The green fluorescent protein (GFP)-2A-tagged wild-type (WT) construct (pcDNA3-Nav1.9, WT) was previously described.14 The p.Arg222His mutation (referred to as R222H within figures) was introduced using QuikChange II XL site-directed mutagenesis (Stratagene) and confirmed by Sanger sequencing.
Superior cervical ganglion neuron isolation and transfection
Superior cervical ganglion (SCG) neurons which do not express endogenous TTX-R currents, but where Nav1.9 expresses at high levels, were used as an expression platform.15 Protocols for care and use of animals were approved by the Institutional Animal Care and Use Committee (IACUC) at the Veterans Administration Connecticut Healthcare System, West Haven. SCG neurons were isolated from neonatal (birth to 5 days old, gender not determined) Sprague-Dawley rats and transfected by electroporation as described previously.15
DRG neuron isolation and transfection
Voltage-clamp recordings at 22±1°C, from small SCG neurons (<25 µm) within 40–48 hours after transfection, were used to assess effects of the mutation on function of the Nav1.9 channel. Current-clamp recordings obtained at 22±1°C from small DRG neurons (<30 µm) 40–48 hours after transfection as previously described21 allowed us to study effects of the mutant channels on the firing properties of DRG neurons.
Multistate structural modelling
Electrophysiological data were analysed using Fitmaster (HEKA Elektronik) and Origin 8.5.1 (Microcal) and presented as mean±SE. Statistical significance was determined by Student's t-tests (current-clamp except firing frequency and spontaneous activity), Mann-Whitney test (firing frequency) or two-proportion z-test (comparison of proportion of cells producing spontaneous activity).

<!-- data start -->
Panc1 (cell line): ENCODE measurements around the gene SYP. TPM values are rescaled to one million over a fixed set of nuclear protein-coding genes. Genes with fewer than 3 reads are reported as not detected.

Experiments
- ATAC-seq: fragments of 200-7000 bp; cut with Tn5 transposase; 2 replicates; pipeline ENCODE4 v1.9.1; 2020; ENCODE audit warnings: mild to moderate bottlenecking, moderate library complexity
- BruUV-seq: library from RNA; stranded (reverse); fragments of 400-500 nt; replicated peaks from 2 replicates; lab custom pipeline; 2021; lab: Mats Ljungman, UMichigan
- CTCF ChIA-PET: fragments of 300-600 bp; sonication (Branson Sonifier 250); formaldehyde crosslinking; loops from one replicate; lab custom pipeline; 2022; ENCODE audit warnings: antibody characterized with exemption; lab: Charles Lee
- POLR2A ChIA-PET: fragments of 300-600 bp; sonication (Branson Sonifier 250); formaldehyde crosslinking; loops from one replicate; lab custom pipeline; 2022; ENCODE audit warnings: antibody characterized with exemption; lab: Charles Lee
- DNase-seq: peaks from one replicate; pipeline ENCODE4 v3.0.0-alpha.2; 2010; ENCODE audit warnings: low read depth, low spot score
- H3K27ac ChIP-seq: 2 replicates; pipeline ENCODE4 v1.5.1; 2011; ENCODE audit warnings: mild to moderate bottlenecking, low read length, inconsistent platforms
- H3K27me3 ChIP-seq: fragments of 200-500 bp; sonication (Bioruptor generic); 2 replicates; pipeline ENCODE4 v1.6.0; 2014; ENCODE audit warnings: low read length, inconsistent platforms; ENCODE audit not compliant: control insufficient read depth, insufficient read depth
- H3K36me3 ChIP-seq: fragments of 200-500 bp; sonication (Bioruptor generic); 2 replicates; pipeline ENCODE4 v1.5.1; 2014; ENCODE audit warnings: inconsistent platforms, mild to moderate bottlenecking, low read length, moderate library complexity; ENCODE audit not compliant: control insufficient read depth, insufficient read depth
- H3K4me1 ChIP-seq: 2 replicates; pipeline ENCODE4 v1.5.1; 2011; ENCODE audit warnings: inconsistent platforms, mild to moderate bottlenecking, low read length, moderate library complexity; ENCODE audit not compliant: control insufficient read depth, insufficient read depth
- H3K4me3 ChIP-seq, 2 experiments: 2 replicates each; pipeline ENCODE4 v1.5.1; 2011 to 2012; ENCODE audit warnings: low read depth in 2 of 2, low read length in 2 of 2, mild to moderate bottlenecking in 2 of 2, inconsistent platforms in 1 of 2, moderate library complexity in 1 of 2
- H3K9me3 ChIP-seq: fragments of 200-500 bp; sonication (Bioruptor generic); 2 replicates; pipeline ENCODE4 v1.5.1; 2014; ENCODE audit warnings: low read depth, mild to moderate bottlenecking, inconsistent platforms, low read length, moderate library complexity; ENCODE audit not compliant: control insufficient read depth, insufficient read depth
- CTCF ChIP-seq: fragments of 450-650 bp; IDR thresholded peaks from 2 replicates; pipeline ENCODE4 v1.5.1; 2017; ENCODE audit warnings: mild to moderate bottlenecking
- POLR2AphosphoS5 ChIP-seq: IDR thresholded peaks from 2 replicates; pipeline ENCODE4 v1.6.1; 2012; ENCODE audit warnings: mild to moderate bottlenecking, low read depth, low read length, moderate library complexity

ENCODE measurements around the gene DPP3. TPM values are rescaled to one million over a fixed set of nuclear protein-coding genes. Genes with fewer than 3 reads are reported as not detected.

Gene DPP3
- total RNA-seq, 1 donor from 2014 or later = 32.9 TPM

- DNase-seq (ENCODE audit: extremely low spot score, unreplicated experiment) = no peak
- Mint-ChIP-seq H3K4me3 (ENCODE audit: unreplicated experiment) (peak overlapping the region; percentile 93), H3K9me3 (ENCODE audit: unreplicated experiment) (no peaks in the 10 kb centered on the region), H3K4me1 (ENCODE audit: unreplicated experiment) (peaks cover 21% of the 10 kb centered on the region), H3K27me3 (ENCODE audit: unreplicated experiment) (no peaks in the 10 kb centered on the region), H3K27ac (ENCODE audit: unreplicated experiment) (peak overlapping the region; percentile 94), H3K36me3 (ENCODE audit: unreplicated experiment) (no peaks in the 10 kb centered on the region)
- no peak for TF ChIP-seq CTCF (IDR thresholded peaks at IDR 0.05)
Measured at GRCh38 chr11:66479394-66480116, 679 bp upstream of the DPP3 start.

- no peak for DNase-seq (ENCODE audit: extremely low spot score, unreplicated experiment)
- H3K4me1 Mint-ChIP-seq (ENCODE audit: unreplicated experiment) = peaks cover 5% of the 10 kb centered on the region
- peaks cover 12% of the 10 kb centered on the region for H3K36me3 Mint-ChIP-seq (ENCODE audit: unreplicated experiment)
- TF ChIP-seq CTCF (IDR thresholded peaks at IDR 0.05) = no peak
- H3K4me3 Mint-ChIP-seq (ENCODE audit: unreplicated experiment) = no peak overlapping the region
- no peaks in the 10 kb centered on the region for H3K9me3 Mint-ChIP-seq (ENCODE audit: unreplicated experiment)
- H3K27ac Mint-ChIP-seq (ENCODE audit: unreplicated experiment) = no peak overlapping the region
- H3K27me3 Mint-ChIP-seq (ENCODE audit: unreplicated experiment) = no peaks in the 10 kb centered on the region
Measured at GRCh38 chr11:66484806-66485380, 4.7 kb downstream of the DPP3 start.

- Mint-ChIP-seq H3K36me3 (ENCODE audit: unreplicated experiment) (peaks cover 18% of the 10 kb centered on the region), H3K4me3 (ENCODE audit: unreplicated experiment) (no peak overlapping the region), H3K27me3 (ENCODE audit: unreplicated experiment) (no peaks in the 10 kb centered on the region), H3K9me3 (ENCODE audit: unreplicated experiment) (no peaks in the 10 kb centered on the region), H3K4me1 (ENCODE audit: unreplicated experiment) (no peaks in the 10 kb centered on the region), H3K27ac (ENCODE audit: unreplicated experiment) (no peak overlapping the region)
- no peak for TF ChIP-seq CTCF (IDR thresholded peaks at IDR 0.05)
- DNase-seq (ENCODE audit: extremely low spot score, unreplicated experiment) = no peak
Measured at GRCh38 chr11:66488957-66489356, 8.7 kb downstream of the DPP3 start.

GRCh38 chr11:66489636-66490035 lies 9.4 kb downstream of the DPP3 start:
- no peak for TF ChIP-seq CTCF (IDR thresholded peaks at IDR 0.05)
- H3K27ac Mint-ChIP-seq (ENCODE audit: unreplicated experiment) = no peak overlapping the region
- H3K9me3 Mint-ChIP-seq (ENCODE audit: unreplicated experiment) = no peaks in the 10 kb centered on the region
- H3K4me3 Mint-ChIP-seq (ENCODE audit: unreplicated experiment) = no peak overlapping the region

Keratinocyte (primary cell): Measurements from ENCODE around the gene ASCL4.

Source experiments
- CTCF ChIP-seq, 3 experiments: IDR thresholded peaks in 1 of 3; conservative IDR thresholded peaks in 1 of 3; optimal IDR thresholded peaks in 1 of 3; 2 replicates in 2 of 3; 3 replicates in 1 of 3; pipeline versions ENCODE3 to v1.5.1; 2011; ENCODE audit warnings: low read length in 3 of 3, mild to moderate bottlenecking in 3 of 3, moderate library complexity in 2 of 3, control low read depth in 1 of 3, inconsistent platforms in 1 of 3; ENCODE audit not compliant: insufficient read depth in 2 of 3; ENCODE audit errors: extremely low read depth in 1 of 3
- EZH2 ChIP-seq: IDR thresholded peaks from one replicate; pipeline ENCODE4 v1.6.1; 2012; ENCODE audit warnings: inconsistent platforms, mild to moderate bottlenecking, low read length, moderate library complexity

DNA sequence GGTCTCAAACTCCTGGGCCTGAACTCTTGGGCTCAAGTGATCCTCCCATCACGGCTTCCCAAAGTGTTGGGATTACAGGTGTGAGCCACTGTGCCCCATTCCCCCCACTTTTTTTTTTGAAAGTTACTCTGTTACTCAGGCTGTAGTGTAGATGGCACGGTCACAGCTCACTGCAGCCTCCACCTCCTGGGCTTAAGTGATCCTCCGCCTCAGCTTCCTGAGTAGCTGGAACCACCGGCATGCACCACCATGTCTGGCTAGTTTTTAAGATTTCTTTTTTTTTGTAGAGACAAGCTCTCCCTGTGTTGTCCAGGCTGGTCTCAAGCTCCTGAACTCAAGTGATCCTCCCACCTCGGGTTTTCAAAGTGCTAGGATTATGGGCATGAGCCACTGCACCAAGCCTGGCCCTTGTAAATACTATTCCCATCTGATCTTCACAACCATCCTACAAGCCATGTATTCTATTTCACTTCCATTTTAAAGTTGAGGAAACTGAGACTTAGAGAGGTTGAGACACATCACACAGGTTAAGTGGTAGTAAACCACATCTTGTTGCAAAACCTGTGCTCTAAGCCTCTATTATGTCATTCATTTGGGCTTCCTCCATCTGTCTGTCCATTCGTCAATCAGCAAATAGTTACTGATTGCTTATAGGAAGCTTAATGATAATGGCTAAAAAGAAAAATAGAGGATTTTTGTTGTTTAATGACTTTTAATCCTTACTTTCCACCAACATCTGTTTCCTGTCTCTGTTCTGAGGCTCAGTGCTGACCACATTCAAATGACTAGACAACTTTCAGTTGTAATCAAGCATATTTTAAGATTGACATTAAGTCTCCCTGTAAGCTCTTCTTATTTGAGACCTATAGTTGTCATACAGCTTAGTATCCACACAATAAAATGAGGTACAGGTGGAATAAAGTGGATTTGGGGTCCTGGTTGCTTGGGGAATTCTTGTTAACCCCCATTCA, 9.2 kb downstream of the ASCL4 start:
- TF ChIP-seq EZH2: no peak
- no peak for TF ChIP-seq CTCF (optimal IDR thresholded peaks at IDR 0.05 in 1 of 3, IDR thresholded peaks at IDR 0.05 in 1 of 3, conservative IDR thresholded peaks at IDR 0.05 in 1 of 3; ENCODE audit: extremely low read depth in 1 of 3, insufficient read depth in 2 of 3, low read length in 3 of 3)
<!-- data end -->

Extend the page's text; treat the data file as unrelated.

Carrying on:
Case history and mutation detection
An adult female proband (subject IV. 2, figure 1A) presented with a history of lifelong, intense episodic pain in distal extremities, especially in the joints of the fingers, wrists and ankles. From the age of 1–15 years, she experienced frequent pain episodes (2–8 times per day), each lasting 5–40 min. She did not report rectal, ocular or submaxillary pain. There were no clear triggers. During these pain episodes she felt an urge to defecate, and frequently experienced diarrhoea. No changes in skin colour or sweating accompanied pain episodes. Her daughter (subject V. 4, figure 1A) presented with more frequent and more severe symptoms. Between the ages of 2 and 9 years she experienced >15 pain episodes per day. A second daughter (subject V. 5, figure 1A) reported less intense symptoms. Lamotrigine (100 mg, twice a day) resulted in 70–80% relief of pain in both daughters (V. 4 and V. 5).